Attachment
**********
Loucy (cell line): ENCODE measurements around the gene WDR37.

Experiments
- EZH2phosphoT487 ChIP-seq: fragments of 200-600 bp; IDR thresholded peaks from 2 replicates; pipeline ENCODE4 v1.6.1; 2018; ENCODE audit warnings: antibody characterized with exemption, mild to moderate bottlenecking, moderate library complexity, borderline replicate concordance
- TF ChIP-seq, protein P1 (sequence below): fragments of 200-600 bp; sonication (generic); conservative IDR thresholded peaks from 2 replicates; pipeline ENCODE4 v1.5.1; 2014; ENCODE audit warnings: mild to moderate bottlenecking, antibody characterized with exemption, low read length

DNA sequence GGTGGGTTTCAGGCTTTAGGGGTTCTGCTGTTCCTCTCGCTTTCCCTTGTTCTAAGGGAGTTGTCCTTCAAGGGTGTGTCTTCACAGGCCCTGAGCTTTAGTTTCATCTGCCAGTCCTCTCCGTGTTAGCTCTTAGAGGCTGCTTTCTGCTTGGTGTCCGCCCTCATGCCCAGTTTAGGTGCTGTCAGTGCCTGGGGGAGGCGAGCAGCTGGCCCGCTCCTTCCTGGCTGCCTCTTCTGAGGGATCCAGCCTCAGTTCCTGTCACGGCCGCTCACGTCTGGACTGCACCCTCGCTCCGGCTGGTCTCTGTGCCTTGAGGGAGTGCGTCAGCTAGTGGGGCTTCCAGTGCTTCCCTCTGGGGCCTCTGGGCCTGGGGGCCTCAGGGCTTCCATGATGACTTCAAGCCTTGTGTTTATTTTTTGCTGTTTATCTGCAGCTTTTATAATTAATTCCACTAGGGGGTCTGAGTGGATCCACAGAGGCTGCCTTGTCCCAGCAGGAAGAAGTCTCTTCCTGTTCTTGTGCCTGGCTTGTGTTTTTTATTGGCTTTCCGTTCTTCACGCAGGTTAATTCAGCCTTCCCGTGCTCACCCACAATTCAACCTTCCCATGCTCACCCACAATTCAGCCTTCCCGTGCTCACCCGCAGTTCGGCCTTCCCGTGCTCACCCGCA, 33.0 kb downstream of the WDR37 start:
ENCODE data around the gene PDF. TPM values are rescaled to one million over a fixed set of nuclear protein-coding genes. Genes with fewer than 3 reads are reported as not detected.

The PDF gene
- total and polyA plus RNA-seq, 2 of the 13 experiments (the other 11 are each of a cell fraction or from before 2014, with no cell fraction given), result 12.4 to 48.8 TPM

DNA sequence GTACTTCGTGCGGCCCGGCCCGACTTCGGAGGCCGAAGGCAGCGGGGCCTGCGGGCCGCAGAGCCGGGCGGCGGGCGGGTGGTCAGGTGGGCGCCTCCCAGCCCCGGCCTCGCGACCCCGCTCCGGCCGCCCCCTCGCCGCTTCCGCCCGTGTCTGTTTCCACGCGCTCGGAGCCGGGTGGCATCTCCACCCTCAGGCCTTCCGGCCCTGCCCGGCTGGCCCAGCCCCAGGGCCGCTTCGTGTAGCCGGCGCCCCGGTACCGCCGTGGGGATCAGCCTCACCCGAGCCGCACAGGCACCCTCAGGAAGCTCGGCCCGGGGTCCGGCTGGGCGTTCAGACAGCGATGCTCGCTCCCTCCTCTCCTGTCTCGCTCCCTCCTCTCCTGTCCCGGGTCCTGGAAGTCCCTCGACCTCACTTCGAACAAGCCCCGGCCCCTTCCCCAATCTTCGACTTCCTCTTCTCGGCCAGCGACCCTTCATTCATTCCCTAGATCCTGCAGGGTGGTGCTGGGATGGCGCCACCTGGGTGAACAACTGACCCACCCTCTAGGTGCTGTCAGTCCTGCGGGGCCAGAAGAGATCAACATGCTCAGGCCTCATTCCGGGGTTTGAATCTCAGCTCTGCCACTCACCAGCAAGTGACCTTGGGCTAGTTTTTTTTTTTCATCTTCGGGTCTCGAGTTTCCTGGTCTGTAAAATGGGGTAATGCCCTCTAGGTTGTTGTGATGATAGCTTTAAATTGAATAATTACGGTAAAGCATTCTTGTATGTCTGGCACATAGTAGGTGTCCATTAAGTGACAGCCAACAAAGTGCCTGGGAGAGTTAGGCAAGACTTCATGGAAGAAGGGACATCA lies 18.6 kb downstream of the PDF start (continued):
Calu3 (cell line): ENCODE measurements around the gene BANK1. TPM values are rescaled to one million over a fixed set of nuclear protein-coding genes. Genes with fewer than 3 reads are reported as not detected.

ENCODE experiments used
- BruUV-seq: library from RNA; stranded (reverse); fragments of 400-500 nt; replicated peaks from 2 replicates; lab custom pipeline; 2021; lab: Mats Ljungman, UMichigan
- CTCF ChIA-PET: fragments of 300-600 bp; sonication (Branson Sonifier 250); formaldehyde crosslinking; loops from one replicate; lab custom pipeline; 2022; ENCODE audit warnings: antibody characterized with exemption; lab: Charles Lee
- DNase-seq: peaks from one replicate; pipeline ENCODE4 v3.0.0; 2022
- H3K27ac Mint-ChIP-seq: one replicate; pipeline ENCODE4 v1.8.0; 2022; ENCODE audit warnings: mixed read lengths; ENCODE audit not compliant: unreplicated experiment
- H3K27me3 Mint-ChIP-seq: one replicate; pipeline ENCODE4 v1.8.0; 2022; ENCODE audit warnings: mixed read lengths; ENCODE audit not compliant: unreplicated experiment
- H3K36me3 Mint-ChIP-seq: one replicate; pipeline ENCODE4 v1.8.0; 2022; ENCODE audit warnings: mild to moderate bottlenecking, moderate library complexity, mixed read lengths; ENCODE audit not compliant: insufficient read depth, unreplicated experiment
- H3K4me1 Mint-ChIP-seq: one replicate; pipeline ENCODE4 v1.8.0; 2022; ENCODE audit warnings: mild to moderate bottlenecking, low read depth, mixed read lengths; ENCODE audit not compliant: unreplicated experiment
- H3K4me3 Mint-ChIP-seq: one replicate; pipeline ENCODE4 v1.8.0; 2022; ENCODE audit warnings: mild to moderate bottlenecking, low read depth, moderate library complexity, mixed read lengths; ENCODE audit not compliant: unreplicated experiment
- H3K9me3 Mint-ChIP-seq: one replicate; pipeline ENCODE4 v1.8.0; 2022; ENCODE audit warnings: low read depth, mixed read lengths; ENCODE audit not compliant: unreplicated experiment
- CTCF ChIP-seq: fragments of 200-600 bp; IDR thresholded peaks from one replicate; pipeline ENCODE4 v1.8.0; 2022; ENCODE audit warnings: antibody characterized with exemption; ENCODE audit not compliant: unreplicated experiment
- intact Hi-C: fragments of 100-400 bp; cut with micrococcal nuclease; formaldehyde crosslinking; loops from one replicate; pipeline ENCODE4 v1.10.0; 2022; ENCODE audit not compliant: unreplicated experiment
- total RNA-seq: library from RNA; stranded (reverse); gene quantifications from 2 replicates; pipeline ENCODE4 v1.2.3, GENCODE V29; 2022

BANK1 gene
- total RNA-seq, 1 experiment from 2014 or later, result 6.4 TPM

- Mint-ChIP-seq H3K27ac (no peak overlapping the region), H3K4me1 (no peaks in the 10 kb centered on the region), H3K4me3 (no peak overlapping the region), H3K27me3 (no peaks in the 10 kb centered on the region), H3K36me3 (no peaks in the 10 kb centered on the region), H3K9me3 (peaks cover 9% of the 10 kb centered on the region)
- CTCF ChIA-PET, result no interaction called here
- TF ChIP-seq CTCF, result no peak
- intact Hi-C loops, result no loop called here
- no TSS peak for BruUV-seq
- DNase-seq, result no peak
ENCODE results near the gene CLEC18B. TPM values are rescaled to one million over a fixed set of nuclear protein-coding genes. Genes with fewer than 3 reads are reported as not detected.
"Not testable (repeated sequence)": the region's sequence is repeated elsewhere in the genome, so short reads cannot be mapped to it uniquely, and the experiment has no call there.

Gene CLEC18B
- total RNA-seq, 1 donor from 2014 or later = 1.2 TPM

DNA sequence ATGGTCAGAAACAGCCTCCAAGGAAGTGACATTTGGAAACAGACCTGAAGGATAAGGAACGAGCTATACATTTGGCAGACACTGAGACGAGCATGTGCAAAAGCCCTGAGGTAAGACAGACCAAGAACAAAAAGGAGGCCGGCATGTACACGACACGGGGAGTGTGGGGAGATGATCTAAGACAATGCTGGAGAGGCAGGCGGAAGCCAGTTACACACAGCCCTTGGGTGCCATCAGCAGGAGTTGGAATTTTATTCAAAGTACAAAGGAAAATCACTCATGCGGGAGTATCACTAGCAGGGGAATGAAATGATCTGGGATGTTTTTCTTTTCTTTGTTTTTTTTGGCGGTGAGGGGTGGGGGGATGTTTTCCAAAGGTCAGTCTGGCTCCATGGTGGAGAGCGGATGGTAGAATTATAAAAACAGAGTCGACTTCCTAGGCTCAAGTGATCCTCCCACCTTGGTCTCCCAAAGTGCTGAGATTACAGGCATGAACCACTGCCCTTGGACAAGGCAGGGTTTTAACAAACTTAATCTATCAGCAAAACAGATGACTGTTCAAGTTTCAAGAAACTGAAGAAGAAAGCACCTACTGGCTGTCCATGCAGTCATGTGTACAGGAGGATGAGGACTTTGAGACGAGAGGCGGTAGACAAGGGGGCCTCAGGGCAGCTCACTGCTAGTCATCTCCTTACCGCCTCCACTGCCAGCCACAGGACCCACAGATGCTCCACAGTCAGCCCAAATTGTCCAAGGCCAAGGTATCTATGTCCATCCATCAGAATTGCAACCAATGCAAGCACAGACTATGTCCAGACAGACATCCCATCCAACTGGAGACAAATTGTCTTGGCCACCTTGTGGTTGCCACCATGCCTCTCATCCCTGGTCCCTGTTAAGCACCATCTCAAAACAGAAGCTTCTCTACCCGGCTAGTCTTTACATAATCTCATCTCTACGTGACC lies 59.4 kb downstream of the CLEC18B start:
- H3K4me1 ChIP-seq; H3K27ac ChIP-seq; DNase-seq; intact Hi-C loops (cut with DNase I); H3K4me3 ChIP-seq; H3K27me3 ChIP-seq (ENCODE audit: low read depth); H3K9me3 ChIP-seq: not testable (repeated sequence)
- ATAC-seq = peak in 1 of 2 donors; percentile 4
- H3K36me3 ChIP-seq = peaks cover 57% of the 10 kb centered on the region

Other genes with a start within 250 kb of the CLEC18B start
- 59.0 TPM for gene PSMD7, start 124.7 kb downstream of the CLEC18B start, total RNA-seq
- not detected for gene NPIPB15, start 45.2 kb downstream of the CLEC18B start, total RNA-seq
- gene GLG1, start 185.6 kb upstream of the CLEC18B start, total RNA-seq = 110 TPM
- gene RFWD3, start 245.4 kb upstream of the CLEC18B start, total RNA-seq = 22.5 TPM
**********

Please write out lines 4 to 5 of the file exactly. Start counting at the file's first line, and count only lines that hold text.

- TF ChIP-seq, protein P1 (sequence below): fragments of 200-600 bp; sonication (generic); conservative IDR thresholded peaks from 2 replicates; pipeline ENCODE4 v1.5.1; 2014; ENCODE audit warnings: mild to moderate bottlenecking, antibody characterized with exemption, low read length

DNA sequence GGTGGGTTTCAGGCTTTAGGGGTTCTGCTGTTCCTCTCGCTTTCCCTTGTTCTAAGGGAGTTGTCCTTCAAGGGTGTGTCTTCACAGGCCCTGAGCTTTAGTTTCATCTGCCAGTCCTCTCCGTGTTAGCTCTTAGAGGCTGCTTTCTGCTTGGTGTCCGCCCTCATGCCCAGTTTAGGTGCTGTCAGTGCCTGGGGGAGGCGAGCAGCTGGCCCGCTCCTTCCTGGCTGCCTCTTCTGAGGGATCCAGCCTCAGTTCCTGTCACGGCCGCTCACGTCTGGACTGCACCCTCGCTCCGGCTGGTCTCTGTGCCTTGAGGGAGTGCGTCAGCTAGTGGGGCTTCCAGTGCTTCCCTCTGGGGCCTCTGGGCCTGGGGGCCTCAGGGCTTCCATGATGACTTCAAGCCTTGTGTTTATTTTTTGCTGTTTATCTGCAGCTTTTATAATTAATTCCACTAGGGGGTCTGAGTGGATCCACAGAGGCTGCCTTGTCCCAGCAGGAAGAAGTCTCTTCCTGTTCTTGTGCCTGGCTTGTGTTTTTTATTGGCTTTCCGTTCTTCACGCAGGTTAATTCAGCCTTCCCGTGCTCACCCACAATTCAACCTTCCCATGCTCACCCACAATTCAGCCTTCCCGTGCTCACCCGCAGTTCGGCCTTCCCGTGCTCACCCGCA, 33.0 kb downstream of the WDR37 start: